Clorox® Disinfecting Bleach is the ultimate kiddie pool cleaner. In fact, a 7.5% sodium hypochlorite solution containing approximately 7.1% available chlorine by weight is a convenient, economical source of chlorine for water treatment in swimming and kiddie pools. Also, because this product is a liquid with no insoluble particles, it is especially suitable for this use. For the initial filling, use a bleach to water ratio of ⅛ cup bleach per 100 gallons of clean water (use the chart below for guidance).
Only a small amount of bleach is needed to treat the water in a kid’s pool. That’s why it’s important to measure both the pool diameter and the depth you will fill it to so you know how much bleach to use.
|6 in. water
|1 ft. water
|2 ft. water
|3 ft. water
3 teaspoons = 1 tablespoon = 1/16 cup; 2 tablespoons = 1/8 cup
Clorox® Disinfecting Bleach with CLOROMAX®
Pool chlorine test kit
Measure the pool diameter and water depth
Use the tape measure to determine how deep the water in the pool will be, and then find the inside diameter of the pool if you don’t know this already.
Mix the bleach with water
Add 2 gallons of water to the bucket, then use the measuring cup and/or measuring spoons to add the right amount of bleach listed in the chart to the water in the bucket.
Add the bleachy water to your pool
Pour the bleach and water solution in the bucket into the pool, scattering it over the pool bottom surface.
Finish filling your pool
Use the garden hose to add more water to the pool, mixing it uniformly with the bleach water already in the pool, until you reach the pre-measured depth of water you have planned for.
Confirm the bleach concentration
Use the chlorine test kit to check the chlorine level of the pool water to make sure it is between 1–3 ppm available chlorine before using the pool.Tip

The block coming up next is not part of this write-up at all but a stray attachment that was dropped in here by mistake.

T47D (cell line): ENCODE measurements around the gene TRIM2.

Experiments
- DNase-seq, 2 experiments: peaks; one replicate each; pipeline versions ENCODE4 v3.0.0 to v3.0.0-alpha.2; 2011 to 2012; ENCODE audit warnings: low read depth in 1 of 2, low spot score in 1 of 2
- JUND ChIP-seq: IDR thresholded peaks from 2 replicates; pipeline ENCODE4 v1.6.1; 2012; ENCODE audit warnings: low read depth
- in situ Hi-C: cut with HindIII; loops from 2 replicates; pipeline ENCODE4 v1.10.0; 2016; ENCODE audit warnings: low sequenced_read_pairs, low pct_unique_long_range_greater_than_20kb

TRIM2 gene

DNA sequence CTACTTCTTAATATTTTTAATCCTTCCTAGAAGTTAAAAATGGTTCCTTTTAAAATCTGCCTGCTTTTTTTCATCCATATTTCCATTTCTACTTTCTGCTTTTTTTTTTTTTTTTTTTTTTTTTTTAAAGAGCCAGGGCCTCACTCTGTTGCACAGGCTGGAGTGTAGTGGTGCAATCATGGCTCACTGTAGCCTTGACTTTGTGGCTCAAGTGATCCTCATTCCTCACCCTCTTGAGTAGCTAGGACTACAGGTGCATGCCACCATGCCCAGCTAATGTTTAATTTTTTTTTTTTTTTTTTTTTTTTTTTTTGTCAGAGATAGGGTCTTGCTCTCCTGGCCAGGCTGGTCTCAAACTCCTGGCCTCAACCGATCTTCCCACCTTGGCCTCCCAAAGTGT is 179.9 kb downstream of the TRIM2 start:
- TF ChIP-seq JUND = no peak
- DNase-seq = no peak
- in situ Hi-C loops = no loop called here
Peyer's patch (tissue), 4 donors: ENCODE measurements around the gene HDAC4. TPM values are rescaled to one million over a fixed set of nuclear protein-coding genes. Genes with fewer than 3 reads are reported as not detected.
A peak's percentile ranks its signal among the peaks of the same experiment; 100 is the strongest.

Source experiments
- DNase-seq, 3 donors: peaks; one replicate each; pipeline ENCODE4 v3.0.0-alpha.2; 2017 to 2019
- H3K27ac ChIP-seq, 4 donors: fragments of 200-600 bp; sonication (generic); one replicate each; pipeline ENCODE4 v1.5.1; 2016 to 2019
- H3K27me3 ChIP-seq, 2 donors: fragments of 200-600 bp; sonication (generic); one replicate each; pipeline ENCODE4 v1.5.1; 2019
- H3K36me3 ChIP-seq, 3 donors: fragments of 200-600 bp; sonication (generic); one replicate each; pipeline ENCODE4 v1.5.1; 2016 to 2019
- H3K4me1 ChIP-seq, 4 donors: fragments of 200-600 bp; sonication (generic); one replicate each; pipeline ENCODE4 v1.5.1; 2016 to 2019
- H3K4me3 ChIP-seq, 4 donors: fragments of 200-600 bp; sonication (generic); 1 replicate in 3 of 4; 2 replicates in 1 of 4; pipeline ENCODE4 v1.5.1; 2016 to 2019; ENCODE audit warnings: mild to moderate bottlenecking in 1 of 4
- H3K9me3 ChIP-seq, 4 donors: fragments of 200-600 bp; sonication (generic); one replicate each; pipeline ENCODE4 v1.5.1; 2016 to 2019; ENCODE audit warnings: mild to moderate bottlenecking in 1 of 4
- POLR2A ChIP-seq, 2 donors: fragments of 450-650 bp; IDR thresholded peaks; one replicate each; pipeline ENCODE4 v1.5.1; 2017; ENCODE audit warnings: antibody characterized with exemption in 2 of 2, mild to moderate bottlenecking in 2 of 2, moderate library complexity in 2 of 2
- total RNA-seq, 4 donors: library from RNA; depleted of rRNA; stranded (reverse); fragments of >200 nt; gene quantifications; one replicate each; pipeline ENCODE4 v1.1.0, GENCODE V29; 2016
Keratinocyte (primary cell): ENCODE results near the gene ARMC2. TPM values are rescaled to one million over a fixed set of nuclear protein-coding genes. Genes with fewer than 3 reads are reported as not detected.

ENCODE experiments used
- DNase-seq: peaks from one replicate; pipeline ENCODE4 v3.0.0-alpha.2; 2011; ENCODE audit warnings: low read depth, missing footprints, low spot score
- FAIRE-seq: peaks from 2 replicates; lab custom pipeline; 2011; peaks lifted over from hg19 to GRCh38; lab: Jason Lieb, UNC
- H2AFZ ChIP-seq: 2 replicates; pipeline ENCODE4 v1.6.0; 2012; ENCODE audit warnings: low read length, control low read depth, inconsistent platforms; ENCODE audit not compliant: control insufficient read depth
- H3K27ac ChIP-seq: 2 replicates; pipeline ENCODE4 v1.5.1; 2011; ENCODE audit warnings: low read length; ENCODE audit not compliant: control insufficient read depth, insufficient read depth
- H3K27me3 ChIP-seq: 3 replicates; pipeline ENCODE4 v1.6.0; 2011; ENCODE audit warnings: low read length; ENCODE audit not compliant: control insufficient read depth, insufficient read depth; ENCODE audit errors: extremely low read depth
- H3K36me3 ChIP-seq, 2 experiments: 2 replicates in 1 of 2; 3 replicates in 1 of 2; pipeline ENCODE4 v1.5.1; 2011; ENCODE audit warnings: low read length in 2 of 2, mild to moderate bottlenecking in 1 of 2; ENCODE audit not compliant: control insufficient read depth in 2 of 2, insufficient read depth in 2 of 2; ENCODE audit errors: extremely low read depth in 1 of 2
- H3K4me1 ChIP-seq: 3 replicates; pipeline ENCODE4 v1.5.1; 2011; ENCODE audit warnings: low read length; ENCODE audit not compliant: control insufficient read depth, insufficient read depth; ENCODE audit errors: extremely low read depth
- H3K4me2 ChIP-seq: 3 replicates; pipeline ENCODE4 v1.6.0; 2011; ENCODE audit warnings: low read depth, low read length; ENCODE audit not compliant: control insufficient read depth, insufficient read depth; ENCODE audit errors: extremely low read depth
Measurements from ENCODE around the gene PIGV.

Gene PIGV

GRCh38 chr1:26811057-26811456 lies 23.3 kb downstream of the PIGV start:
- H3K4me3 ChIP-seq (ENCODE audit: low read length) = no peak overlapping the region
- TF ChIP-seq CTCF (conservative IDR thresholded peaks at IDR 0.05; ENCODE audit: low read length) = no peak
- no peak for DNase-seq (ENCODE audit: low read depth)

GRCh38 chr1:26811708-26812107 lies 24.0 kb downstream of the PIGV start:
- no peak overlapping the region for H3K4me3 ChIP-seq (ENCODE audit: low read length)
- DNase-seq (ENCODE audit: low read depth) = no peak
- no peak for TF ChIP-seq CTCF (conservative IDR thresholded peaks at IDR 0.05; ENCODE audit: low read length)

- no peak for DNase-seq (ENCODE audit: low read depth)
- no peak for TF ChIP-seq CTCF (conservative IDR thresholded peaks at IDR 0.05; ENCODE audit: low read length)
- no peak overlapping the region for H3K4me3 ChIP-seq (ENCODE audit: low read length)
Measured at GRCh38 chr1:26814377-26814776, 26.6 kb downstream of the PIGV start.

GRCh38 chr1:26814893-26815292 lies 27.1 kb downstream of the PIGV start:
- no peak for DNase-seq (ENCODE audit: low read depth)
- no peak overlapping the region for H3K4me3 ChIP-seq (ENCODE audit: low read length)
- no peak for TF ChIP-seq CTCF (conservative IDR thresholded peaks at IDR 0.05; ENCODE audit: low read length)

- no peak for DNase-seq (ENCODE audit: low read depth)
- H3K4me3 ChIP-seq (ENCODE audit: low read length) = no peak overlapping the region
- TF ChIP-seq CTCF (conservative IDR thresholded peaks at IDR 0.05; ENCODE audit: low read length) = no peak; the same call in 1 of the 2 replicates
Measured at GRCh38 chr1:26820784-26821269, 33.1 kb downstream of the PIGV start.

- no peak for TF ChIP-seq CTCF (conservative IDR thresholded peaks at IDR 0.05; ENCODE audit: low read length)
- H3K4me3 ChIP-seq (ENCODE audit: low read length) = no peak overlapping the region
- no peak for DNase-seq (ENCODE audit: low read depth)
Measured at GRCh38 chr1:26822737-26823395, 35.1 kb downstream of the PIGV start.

Pool chlorine test kits are available at hardware and pool supply stores.
Maintain 0.5–1 ppm of available chlorine
Re-test the chlorine level in the water each day you use the pool, and when necessary add 1 teaspoon Clorox® Bleach per 100 gallons of water; retest to ensure the correct level of available chlorine is achieved.Tip
Empty small pools daily.
How frequently you need to re-treat the water depends on the outdoor temperature and the number of swimmers. Before draining the water in a treated wading pool, contact your sanitary sewer and storm drain authorities and follow their discharge instructions.
Do not enter the pool when the available chlorine level is 4 ppm or higher.
Frequently asked questions
- Can I use Clorox® Splash-Less® Bleach to disinfect my pool?
- How often should I put bleach in my pool?
It depends on how many people are using the pool, how hot outside it is, and if the pool is in the sun. These are all situations where the bleach will break down faster and why you may need to add more bleach. By testing the water with the pool chlorine test kit, you will know if the available chlorine in the pool is too low, and that’s when you would add more bleach. You want to maintain the pool chlorine level between 0.5–1 ppm available chlorine as measured by a test kit.
- How do I know how much bleach to add to a square pool?
A little math will get you to an equivalent diameter you can use. Divide the area of your pool (length x width) by 3.14 (the mathematical constant π). Take the square root of your answer, then multiply by 2, and this will give you an equivalent diameter. For a 7 foot pool:
(7 x 7)/3.14 = 15.6; square root of 15.6 = 3.95; 3.95 x 2 ≈ 8 feet in diameter.
- I want to fill my 6 foot pool so it’s 9 inches deep but that’s not on the chart?
To fill your 6 foot pool to a depth of 6 inches, you would add 1/8 cup (or 2 tablespoons) of bleach. You want to increase the amount of water by 50% with an extra 3 inches of water, so add 50% more bleach, which in this case is an additional 1 tablespoon of bleach.
Bleach should be stored away from direct sunlight in a cool, dry place. When stored as directed, a bottle of bleach has a one-year shelf-life. This applies to both unopened and opened bottles.